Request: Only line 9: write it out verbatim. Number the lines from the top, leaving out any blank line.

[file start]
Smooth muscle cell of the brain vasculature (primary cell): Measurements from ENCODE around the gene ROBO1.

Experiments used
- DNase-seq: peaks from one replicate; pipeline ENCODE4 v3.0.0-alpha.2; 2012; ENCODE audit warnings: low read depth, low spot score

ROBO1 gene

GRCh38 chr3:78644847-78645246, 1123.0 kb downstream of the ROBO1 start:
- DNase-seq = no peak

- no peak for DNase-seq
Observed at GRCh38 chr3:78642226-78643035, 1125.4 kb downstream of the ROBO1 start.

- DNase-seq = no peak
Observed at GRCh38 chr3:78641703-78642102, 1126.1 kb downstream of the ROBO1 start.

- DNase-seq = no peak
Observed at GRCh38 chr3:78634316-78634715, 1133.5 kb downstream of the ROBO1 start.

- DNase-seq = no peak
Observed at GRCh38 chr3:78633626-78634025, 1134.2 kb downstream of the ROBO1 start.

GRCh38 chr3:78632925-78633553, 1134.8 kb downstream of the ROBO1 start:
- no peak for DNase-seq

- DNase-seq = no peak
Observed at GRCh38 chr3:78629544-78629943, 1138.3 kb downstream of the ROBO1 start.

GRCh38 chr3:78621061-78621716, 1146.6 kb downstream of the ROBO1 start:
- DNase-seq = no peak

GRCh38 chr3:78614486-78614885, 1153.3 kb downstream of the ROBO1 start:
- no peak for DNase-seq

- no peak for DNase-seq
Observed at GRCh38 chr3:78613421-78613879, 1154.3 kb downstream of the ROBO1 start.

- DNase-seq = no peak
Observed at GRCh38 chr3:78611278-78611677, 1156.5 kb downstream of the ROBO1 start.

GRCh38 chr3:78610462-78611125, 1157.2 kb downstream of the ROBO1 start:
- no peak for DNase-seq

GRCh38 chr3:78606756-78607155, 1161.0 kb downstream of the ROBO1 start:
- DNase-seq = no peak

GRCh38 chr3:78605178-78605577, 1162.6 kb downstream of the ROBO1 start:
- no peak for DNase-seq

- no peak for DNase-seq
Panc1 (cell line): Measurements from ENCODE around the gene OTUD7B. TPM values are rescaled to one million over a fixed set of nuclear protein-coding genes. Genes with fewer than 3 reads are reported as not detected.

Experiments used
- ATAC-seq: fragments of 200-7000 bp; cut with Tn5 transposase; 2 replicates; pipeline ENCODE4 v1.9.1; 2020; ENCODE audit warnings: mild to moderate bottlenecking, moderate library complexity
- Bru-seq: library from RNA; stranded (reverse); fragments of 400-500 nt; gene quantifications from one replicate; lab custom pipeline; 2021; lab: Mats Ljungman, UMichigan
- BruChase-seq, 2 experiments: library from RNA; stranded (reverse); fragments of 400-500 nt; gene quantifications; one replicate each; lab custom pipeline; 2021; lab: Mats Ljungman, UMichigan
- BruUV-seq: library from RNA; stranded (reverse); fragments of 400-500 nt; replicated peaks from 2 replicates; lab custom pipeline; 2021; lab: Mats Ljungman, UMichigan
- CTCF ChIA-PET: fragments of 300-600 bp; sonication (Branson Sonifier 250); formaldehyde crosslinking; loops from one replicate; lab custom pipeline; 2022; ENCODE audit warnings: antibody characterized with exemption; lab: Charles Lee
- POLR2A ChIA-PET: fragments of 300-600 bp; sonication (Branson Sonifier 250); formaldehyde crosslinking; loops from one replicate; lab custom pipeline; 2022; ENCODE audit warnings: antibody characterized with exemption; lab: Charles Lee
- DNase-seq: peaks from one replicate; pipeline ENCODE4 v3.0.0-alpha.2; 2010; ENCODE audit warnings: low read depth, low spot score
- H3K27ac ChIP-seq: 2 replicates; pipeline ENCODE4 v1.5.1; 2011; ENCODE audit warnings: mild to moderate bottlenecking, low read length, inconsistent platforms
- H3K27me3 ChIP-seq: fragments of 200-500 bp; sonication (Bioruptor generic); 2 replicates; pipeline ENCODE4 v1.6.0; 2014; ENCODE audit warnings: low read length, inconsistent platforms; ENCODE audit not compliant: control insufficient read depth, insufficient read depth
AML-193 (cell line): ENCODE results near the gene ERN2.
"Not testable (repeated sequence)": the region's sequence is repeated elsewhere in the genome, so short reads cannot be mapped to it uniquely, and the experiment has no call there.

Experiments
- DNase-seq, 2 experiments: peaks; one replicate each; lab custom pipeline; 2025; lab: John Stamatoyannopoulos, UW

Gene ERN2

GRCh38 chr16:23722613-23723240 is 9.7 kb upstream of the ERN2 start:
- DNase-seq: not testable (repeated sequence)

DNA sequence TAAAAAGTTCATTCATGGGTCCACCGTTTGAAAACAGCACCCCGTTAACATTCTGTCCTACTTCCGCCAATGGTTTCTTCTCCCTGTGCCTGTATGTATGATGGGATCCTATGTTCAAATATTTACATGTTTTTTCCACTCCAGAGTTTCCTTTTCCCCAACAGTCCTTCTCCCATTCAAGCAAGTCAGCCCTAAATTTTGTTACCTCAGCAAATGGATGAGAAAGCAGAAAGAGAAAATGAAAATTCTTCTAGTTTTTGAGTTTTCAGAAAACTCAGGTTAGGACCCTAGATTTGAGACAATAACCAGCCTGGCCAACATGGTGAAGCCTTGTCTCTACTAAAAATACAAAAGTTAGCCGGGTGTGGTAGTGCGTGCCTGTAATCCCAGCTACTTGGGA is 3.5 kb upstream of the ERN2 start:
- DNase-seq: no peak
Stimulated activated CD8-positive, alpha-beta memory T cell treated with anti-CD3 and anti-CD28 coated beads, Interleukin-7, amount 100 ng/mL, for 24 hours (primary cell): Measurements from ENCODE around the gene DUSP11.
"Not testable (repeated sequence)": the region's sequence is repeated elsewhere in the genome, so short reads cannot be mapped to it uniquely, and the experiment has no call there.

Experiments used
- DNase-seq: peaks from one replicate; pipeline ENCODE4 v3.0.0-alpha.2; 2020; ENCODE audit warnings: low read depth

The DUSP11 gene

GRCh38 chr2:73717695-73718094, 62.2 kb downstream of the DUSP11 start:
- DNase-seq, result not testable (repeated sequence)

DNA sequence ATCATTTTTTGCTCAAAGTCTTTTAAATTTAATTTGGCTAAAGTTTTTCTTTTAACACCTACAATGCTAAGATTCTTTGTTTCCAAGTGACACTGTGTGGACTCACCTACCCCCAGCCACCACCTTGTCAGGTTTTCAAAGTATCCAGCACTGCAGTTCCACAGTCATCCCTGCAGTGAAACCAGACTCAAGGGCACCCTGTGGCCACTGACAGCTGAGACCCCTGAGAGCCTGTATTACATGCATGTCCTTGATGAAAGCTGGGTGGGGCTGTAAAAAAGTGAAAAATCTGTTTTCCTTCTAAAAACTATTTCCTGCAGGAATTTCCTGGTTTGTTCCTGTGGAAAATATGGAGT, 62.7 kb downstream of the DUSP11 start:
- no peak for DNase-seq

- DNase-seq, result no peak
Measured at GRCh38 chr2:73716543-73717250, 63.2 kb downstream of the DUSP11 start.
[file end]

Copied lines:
- DNase-seq = no peak